Ezra Klein is professionally delicate. The comments are far more direct and forceful. Time for sticks. No vaccination, no more access to public events, no more access to government services and payments, no more health or life insurance. Carrots don’t work, but sticks do.

Opinion | I’m Visually Disabled, And I Want to Show You How Life Looks Through My Eyes – The New York Times

James Robinson is a filmmaker from Portland, Me.

“In the Opinion video above, James Robinson, a filmmaker from Maine, shows what it feels like to live with several disabling eye conditions that have defied an array of treatments and caused him countless humiliations. Using playful graphics and enlisting his family as subjects in a series of optical tests, he invites others to view the world through his eyes.”

Margaraet Renkle | You Can’t Take It With You, but You Can Put It in Storage – The New York Times

“NASHVILLE — Back when my children were small, I felt like I was drowning in an ocean of things. Diapers. Pacifiers. Booster seats. Storybooks. Action figures. Legos, hobbling anyone foolish enough to go barefoot in the dark. It dawned on me once that the whole house could burn to the ground and I would feel no great regret. As long as my family was safe, I could stand on the curb and watch the flames leaping into the night sky.

My childhood home was worse. My mother blamed us kids and our endless projects, but she was the one who couldn’t part with anything. Dad did his best to keep the clutter to manageable levels, but after he died, nothing ever seemed to leave that house. The attic got so full that Mom would climb to the top of the steps and heave anything she wanted to save as far back as she could throw it.

When she left Alabama and moved to the rental house across the street from us, she brought along everything she deemed necessary for her new life, including 37 coffee mugs, an entire bookcase swollen with fabric remnants, and countless back issues of Southern Living. She fought to keep them all, and she won every fight.”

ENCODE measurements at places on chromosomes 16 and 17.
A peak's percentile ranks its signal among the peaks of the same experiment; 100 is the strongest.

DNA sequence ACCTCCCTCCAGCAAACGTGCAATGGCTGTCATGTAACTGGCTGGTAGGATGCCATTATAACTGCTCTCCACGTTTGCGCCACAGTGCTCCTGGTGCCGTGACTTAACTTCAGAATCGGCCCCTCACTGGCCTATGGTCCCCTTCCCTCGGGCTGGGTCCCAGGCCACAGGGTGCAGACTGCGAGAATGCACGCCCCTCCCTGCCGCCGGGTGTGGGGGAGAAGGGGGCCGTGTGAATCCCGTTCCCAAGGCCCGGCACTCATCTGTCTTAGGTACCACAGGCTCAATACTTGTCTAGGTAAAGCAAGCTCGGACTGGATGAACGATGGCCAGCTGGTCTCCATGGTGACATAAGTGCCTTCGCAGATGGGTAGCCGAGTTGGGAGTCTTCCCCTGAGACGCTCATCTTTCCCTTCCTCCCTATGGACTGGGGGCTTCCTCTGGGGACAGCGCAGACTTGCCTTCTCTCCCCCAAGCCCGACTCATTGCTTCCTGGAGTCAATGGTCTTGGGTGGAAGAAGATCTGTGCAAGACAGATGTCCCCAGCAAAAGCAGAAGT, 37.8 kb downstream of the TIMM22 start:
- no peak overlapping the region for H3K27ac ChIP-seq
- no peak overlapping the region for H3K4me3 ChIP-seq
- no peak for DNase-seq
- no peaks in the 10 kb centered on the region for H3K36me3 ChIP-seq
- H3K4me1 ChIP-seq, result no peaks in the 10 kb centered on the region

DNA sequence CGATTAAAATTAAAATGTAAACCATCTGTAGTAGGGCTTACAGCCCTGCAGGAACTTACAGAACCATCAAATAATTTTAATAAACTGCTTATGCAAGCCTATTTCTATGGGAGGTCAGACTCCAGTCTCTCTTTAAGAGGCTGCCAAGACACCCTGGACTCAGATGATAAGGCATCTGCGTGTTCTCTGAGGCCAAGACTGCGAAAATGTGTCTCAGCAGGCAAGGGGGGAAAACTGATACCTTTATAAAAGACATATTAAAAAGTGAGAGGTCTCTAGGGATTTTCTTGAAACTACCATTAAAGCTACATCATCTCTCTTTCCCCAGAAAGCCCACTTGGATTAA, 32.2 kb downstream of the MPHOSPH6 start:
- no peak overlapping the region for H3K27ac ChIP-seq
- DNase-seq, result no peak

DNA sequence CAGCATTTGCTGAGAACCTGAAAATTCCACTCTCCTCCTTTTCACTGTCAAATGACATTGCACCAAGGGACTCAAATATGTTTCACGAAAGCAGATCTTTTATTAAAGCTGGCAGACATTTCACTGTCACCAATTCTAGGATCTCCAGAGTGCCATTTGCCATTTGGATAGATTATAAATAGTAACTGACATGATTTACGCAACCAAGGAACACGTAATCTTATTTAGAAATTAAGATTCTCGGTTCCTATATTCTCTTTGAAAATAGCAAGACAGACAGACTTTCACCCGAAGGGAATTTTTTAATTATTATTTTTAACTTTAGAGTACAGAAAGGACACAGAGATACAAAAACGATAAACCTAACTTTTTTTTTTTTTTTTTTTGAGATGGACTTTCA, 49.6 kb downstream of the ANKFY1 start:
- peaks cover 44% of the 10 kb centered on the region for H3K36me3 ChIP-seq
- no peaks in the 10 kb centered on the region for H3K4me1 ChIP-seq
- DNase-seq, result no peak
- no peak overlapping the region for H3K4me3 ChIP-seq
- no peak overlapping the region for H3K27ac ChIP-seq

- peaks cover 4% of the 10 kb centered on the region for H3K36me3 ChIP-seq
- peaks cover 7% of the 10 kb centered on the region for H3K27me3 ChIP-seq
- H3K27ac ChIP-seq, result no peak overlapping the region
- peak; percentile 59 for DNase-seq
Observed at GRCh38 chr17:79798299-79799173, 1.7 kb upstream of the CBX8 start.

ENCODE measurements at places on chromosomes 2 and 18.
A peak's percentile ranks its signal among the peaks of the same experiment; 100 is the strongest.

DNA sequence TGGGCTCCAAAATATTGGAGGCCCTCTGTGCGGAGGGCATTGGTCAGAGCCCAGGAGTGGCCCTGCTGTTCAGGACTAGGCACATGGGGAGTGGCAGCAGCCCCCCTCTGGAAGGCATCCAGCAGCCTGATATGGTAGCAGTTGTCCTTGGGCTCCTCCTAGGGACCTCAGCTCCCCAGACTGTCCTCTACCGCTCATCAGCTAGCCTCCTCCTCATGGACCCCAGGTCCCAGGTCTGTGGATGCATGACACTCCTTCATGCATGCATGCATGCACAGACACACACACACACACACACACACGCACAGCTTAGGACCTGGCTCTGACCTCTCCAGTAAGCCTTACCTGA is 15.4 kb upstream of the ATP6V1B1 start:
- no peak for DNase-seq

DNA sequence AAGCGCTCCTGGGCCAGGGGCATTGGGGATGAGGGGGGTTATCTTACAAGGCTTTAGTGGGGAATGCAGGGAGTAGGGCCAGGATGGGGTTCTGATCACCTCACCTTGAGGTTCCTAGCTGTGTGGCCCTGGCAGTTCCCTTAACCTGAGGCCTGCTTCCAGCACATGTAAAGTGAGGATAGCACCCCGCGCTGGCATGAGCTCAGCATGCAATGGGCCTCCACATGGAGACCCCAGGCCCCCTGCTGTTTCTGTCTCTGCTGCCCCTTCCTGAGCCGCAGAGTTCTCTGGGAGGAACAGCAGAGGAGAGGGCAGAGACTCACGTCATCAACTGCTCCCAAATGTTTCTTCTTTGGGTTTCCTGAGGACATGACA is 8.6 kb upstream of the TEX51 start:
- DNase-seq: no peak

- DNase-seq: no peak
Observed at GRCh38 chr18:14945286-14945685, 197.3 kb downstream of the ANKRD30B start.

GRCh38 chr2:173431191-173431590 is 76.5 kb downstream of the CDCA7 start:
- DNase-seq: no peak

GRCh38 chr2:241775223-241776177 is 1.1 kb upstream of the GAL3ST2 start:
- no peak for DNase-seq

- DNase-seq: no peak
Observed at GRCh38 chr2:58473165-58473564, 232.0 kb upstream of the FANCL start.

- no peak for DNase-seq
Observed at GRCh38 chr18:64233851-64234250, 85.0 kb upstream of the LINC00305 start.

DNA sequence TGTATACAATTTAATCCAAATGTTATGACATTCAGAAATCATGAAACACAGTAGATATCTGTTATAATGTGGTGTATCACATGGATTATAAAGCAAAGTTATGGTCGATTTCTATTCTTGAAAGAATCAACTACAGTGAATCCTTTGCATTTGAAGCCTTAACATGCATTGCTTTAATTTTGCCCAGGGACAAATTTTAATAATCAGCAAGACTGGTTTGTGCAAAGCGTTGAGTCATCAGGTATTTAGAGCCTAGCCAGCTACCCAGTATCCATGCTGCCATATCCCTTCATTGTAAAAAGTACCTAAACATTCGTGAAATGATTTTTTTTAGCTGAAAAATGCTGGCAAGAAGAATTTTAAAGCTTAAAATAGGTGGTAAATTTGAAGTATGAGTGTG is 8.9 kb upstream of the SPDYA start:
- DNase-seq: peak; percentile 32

The Best Time of Day to Exercise for Metabolic Health – The New York Times

“Evening exercise may be more potent than morning workouts for improving metabolic health, according to a helpful new study of exercise timing. The study, which looked at high-fat diets and overweight men, found that late-day workouts moderated the undesirable health effects of a greasy diet, while morning exercise did not.

The study involved only men who were eating a fatty diet, but adds to growing evidence that exercise timing matters and, for many of us, working out later might have particular advantages.

Although we may be only dimly aware of this, operations inside our bodies follow busy, intricate and mutable circadian schedules. All of our tissues contain molecular clocks that coordinate biological systems, prompting our blood sugar to rise and dip throughout the day, along with our hunger, heart rates, body temperature, sleepiness, gene expression, muscle strength, cell division, energy expenditure and other processes.  . . . “

Opinion | How to Talk to Someone Who Doesn’t Want the Vaccine – The New York Times

Dr. Gagneur is a neonatologist and a professor of pediatrics at the University of Sherbrooke. His research has led to programs that increase childhood vaccinations through motivational interviewing. Dr. Tamerius is a former psychiatrist and the founder of Smart Politics, an organization that teaches people to communicate more persuasively.

“The difference between people who eagerly want the Covid-19 vaccine and people who are hesitant is not as great as it may seem. Most vaccine holdouts are not anti-vaxxers or conspiracy theorists.

Before you demand that your loved ones get a shot, know that not all conversations are created equal. Research shows that many common persuasive styles — commanding, advising, lecturing and shaming — not only don’t work but also often backfire.

To help you learn the basics of a method that works, we’ve created a vaccination chatbot based on the principles of motivational interviewing, a research-backed approach for encouraging people to get vaccinated that’s used by health care professionals to harness people’s innate drive for change.  . . . “

David Brooks | Wisdom Isn’t What You Think It Is – The New York Times